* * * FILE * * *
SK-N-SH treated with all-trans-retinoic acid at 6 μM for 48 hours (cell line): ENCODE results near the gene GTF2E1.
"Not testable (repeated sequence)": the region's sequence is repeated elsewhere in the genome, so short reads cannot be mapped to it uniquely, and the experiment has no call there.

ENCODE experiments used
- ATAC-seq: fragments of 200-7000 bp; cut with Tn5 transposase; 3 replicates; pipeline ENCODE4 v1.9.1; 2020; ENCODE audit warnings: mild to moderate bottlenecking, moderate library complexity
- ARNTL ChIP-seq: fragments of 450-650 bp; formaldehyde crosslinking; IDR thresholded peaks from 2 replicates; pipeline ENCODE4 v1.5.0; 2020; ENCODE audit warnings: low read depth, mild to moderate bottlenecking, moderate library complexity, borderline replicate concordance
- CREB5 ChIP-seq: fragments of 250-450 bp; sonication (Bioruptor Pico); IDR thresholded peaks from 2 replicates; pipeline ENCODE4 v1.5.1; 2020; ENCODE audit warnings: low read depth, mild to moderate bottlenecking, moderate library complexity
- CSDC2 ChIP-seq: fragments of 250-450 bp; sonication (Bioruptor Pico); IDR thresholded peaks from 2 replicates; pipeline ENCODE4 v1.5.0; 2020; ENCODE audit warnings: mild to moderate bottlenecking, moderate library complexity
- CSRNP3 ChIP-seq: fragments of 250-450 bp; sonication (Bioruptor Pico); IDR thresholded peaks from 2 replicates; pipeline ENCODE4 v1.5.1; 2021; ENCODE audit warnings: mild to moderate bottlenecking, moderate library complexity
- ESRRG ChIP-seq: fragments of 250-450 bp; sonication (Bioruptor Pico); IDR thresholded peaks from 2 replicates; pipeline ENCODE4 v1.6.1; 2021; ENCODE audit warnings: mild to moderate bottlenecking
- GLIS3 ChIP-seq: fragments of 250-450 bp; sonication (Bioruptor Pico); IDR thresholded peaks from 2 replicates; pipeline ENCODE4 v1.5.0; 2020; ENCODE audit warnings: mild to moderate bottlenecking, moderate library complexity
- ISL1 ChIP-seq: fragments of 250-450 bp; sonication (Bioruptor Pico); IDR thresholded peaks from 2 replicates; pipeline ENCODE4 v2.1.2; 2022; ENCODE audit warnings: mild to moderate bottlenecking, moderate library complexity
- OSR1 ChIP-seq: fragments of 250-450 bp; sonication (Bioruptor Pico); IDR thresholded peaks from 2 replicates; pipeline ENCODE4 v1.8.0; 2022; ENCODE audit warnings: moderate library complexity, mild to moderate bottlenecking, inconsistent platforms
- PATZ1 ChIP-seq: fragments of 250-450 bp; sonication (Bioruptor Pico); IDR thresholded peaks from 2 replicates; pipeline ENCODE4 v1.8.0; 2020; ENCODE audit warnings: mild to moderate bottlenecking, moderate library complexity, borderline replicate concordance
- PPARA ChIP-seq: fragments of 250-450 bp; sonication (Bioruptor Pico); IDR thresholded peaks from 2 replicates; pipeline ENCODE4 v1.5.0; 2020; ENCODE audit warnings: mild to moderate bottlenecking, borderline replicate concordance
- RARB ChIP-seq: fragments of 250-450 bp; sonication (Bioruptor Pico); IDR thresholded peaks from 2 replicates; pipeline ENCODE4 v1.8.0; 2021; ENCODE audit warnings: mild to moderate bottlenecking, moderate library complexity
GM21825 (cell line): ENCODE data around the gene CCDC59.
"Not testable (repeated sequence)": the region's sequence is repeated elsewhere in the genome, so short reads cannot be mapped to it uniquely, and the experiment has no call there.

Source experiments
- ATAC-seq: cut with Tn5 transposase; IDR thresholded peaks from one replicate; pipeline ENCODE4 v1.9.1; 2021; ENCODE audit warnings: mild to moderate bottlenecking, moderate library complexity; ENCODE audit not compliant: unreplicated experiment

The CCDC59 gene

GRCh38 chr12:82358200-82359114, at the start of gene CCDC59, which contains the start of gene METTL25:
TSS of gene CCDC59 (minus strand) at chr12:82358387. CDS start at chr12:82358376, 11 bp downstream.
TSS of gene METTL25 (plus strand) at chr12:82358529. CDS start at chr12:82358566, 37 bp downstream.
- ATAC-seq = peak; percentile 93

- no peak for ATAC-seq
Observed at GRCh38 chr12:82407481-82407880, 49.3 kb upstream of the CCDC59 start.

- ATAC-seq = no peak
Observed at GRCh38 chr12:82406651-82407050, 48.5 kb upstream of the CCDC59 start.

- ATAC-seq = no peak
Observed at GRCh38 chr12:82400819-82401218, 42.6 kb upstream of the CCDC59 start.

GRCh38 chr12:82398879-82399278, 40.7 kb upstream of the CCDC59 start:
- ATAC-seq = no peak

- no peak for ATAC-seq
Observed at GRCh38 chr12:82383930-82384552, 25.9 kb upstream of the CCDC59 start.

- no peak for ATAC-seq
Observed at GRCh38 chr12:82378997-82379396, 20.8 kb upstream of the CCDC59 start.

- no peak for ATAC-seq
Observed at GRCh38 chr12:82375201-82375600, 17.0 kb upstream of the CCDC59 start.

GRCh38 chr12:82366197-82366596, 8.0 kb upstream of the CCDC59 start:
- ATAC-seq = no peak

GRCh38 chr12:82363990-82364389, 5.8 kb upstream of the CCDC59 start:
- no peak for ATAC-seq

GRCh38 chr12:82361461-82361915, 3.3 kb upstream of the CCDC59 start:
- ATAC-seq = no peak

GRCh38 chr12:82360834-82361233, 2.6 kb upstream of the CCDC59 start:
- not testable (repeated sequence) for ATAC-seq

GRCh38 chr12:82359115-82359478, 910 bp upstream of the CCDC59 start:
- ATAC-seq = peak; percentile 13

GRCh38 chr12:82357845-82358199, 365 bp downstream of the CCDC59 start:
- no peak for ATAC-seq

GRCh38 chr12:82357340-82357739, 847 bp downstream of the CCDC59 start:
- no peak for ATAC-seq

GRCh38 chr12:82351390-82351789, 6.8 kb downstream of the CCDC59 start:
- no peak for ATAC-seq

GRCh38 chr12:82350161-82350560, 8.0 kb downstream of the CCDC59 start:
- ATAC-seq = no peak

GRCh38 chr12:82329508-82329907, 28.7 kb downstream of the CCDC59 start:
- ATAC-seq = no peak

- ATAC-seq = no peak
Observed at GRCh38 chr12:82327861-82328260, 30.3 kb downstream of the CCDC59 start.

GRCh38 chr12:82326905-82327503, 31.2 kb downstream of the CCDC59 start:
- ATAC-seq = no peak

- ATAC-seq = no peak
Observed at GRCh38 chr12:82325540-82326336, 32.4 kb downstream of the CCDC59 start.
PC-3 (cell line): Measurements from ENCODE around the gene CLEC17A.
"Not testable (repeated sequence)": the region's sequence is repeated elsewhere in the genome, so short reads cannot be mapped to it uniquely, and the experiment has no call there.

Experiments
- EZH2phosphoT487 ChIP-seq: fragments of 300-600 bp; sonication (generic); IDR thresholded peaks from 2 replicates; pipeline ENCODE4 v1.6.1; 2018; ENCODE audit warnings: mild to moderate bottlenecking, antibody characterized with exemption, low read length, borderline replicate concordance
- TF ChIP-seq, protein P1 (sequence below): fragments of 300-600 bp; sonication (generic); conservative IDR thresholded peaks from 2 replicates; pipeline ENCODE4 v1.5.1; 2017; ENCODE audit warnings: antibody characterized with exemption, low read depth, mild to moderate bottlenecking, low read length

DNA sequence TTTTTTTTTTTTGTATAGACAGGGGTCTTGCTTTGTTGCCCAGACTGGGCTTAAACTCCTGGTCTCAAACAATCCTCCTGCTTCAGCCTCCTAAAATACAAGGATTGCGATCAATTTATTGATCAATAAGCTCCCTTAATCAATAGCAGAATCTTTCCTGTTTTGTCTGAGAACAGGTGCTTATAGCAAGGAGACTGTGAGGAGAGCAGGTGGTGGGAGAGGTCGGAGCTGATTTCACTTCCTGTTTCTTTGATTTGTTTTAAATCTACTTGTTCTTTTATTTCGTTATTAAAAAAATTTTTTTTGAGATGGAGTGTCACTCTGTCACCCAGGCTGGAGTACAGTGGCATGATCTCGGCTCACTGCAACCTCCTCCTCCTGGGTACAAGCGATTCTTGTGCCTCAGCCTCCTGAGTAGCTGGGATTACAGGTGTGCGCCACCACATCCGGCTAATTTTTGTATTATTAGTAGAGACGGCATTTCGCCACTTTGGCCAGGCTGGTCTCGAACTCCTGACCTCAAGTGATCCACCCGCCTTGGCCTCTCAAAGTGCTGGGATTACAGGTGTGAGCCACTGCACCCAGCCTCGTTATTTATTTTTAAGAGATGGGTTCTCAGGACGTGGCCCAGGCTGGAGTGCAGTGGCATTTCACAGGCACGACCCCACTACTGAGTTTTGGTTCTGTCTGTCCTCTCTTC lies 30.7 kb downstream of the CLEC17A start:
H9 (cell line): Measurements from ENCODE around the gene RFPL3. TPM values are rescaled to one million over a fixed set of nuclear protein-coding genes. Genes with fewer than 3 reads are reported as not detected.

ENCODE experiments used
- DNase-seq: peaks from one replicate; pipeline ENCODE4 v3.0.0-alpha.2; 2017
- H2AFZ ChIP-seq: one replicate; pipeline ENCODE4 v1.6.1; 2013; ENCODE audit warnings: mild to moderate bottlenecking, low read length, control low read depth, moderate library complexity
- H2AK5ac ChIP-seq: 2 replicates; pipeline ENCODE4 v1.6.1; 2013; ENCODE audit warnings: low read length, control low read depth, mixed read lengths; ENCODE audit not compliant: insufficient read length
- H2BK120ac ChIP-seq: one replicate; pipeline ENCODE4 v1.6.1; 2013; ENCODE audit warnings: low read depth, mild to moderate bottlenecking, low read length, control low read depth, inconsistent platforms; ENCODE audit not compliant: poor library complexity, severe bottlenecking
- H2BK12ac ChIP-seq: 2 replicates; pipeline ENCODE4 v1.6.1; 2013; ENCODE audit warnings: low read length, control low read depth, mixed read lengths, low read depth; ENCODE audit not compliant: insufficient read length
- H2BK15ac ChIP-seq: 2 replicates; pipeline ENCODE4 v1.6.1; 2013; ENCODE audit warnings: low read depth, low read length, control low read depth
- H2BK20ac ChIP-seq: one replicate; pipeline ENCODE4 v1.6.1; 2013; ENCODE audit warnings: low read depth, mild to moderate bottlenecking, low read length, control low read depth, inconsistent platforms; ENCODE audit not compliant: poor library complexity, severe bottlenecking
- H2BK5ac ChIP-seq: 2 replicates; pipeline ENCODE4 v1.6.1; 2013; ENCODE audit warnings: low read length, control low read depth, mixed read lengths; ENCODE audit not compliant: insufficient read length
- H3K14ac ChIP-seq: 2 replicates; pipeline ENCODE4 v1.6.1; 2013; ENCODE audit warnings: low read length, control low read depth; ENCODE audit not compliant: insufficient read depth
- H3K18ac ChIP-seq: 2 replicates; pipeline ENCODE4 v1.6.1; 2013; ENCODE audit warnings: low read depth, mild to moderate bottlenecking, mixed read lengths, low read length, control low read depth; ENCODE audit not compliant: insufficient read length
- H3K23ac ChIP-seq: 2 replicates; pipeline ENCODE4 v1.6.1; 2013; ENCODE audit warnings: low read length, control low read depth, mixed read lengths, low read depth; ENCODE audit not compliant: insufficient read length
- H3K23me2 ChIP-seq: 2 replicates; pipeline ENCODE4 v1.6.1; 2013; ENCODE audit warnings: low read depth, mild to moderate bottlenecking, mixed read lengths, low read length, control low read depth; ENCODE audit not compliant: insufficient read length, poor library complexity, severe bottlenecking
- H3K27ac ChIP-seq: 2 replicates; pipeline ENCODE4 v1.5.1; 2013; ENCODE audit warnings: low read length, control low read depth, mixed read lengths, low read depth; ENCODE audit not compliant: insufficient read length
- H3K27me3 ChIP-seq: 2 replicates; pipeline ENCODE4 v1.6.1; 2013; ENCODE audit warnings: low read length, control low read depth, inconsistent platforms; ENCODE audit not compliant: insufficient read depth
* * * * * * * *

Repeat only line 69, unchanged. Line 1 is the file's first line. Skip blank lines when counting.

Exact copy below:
- TF ChIP-seq, protein P1 (sequence below): fragments of 300-600 bp; sonication (generic); conservative IDR thresholded peaks from 2 replicates; pipeline ENCODE4 v1.5.1; 2017; ENCODE audit warnings: antibody characterized with exemption, low read depth, mild to moderate bottlenecking, low read length